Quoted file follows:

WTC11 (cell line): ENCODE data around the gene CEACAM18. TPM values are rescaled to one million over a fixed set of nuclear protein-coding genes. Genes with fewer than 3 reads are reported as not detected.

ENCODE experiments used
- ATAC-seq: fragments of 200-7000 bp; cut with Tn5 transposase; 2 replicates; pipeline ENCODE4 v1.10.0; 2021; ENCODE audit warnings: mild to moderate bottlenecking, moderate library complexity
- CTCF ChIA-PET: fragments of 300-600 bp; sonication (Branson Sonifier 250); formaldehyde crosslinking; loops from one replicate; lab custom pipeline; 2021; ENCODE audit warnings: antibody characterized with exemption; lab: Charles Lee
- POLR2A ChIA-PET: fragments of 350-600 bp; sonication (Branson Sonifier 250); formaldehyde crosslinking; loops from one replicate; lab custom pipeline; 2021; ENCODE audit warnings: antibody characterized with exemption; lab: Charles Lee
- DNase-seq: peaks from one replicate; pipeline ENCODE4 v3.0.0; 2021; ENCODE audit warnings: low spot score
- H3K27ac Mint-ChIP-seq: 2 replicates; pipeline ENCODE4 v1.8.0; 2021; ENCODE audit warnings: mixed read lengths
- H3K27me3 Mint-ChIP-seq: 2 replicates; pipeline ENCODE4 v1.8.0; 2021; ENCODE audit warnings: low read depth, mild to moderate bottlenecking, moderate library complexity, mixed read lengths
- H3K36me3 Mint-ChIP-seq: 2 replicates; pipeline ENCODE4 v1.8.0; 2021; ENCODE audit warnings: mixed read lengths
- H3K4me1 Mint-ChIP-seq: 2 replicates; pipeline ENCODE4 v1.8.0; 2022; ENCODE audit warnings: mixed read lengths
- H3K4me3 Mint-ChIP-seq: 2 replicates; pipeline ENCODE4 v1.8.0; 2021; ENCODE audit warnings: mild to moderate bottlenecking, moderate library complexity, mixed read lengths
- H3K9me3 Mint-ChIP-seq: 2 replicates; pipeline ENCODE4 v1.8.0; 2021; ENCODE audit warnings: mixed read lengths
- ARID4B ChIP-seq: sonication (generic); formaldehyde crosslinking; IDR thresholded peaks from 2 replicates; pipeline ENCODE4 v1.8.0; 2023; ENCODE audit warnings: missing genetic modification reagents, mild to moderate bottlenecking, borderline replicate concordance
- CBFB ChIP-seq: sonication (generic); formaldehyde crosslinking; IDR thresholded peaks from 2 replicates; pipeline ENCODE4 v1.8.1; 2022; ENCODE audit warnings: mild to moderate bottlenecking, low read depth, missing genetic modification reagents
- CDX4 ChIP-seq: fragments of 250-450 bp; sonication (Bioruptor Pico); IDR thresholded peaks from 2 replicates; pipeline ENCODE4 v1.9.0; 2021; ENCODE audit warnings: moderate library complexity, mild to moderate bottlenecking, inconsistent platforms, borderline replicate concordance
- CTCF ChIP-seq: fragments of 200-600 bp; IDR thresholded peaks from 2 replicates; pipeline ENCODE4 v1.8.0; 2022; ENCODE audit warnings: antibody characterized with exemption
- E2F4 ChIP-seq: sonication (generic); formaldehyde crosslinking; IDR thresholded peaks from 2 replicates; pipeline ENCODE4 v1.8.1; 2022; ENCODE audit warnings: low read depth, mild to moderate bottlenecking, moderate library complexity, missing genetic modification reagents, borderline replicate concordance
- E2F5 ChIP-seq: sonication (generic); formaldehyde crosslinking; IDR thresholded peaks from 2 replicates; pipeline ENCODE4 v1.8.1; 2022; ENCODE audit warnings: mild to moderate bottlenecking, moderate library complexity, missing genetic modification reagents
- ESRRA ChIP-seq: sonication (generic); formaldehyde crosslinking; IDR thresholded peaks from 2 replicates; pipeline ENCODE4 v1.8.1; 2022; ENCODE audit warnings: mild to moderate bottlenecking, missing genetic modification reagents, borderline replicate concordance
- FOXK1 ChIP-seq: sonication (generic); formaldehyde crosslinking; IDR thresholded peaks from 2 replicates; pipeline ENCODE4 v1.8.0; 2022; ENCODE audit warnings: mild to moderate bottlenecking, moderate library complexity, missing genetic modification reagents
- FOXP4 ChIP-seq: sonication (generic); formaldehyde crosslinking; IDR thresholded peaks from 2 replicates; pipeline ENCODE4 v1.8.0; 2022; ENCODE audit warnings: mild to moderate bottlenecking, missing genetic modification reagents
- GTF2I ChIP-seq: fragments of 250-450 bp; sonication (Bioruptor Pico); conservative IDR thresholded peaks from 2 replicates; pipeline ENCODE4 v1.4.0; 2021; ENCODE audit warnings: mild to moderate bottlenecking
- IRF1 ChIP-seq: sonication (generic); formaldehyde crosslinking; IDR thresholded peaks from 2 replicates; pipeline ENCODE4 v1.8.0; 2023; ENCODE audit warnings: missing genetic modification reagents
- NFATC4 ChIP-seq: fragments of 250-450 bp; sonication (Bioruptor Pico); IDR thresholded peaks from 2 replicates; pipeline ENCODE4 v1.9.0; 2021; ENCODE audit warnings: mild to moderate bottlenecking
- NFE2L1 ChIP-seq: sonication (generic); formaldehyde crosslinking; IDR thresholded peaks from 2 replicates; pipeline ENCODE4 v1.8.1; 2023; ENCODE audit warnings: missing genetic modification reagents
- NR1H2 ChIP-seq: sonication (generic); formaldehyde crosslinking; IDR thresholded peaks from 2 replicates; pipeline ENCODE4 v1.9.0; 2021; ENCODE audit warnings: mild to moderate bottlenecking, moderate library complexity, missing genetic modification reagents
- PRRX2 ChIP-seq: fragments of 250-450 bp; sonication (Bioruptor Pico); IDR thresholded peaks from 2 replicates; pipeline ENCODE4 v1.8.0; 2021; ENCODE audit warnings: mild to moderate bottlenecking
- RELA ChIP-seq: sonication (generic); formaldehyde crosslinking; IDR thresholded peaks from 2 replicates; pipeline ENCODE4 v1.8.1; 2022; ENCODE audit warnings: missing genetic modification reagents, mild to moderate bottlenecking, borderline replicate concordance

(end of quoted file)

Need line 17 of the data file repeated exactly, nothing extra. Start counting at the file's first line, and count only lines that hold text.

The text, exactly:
- E2F4 ChIP-seq: sonication (generic); formaldehyde crosslinking; IDR thresholded peaks from 2 replicates; pipeline ENCODE4 v1.8.1; 2022; ENCODE audit warnings: low read depth, mild to moderate bottlenecking, moderate library complexity, missing genetic modification reagents, borderline replicate concordance